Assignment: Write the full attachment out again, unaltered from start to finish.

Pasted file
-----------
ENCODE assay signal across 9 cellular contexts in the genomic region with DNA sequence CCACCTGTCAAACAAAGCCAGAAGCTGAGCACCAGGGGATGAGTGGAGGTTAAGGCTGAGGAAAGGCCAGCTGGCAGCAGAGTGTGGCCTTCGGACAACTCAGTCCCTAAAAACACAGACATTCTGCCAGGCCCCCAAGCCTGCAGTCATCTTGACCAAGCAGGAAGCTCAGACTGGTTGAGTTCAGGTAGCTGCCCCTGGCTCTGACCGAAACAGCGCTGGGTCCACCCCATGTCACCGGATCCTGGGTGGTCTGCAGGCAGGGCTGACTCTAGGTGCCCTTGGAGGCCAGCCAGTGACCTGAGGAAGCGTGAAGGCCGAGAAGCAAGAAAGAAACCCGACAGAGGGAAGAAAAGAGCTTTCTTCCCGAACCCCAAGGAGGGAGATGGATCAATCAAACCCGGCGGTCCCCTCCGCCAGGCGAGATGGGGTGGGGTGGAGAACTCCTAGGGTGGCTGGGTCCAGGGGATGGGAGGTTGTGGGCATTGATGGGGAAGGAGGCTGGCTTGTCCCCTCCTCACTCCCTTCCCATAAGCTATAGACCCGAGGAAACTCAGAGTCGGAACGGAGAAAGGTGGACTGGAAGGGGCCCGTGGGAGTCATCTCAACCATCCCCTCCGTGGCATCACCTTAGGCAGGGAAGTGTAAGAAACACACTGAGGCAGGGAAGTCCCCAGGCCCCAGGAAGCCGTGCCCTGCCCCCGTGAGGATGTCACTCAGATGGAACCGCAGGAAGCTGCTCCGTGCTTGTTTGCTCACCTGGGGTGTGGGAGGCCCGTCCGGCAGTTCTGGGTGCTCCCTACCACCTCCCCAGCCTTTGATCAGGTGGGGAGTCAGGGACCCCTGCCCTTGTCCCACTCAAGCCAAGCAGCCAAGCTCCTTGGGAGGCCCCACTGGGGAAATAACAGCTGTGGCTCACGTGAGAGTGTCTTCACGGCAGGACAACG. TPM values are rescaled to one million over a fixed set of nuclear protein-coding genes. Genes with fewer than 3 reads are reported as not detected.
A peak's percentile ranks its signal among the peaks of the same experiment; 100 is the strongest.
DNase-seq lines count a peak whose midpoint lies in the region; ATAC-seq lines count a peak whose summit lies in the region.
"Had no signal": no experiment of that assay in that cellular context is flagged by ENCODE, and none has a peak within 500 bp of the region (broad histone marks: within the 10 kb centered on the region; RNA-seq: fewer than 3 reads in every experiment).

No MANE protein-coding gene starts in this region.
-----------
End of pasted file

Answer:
ENCODE assay signal across 9 cellular contexts in the genomic region with DNA sequence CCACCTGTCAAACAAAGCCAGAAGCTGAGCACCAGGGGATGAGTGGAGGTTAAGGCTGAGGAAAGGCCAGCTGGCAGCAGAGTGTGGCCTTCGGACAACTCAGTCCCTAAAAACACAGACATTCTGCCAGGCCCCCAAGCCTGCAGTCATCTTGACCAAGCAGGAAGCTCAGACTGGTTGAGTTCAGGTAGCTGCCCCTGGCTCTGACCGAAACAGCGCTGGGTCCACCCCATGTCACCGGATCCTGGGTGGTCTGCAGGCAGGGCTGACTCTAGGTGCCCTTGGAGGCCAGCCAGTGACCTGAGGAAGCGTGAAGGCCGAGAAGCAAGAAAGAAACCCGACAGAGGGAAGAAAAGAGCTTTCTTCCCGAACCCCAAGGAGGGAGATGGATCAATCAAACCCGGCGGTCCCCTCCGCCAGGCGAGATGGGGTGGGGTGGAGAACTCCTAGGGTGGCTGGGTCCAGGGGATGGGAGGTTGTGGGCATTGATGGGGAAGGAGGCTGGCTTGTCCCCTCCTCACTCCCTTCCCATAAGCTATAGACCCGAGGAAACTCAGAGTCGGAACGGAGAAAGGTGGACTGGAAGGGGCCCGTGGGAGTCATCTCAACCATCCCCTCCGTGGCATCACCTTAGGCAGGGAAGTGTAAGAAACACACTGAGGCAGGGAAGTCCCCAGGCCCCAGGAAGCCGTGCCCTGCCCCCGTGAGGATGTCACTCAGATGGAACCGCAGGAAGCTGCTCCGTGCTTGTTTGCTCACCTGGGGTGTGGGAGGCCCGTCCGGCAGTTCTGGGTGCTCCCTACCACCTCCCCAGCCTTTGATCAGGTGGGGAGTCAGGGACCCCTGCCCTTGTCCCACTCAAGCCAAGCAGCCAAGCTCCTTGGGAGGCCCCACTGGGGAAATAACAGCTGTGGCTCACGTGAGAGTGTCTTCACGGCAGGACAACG. TPM values are rescaled to one million over a fixed set of nuclear protein-coding genes. Genes with fewer than 3 reads are reported as not detected.
A peak's percentile ranks its signal among the peaks of the same experiment; 100 is the strongest.
DNase-seq lines count a peak whose midpoint lies in the region; ATAC-seq lines count a peak whose summit lies in the region.
"Had no signal": no experiment of that assay in that cellular context is flagged by ENCODE, and none has a peak within 500 bp of the region (broad histone marks: within the 10 kb centered on the region; RNA-seq: fewer than 3 reads in every experiment).

No MANE protein-coding gene starts in this region.